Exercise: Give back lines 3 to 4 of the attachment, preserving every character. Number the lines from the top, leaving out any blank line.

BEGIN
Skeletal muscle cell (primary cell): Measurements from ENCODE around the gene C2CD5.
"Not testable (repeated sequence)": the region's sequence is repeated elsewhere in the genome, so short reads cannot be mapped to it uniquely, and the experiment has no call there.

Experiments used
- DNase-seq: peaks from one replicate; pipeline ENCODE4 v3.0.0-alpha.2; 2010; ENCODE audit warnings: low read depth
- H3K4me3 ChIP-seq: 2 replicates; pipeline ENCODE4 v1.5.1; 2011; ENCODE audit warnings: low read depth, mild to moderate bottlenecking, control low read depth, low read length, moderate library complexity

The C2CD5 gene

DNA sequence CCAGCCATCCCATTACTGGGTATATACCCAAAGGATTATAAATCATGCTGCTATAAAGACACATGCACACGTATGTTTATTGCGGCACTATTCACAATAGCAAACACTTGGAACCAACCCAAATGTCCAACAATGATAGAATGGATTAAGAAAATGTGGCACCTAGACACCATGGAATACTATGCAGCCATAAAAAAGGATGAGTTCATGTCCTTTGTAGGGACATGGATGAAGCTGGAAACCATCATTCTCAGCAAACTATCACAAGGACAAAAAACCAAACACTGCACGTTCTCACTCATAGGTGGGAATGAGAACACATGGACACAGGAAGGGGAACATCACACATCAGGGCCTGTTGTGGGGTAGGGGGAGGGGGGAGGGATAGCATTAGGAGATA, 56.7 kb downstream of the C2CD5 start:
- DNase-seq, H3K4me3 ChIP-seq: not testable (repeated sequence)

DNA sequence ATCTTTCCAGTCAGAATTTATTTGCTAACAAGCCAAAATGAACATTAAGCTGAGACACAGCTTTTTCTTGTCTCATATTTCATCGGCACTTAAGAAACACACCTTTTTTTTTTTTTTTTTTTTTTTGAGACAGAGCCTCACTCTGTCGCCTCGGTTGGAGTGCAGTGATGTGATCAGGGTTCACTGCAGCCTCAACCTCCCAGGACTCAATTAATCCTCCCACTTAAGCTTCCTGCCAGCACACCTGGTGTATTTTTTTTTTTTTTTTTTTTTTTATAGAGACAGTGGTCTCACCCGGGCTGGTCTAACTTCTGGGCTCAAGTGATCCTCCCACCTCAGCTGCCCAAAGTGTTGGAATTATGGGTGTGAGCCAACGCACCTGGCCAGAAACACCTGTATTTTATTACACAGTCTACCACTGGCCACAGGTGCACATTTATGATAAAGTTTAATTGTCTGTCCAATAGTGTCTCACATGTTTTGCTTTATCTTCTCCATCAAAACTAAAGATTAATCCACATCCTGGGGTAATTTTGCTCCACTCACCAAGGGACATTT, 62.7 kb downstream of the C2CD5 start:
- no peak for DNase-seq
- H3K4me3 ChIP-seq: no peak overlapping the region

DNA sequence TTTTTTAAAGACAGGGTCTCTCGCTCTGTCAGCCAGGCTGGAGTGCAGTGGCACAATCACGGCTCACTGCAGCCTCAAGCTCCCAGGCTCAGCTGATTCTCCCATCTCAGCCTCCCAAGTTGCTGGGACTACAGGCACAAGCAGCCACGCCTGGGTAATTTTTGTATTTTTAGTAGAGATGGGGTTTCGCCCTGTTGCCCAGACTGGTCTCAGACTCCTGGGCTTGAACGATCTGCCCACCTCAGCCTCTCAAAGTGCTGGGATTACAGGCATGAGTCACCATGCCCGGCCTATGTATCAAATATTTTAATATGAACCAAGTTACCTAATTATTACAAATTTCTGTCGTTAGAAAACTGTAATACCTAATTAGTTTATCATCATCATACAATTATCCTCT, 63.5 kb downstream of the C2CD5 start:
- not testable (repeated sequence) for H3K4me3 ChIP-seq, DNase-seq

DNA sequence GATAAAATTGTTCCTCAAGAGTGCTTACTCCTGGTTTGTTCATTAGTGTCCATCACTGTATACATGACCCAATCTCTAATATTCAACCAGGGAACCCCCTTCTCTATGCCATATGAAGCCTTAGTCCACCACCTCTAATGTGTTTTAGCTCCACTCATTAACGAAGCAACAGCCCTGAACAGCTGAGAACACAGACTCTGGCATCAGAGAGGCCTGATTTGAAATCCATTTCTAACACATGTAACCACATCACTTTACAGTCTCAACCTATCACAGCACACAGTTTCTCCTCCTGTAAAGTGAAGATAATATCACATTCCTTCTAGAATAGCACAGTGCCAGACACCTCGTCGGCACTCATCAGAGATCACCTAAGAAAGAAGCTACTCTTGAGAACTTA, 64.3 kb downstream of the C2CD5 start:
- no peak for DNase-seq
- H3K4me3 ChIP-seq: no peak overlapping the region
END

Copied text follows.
Experiments used
- DNase-seq: peaks from one replicate; pipeline ENCODE4 v3.0.0-alpha.2; 2010; ENCODE audit warnings: low read depth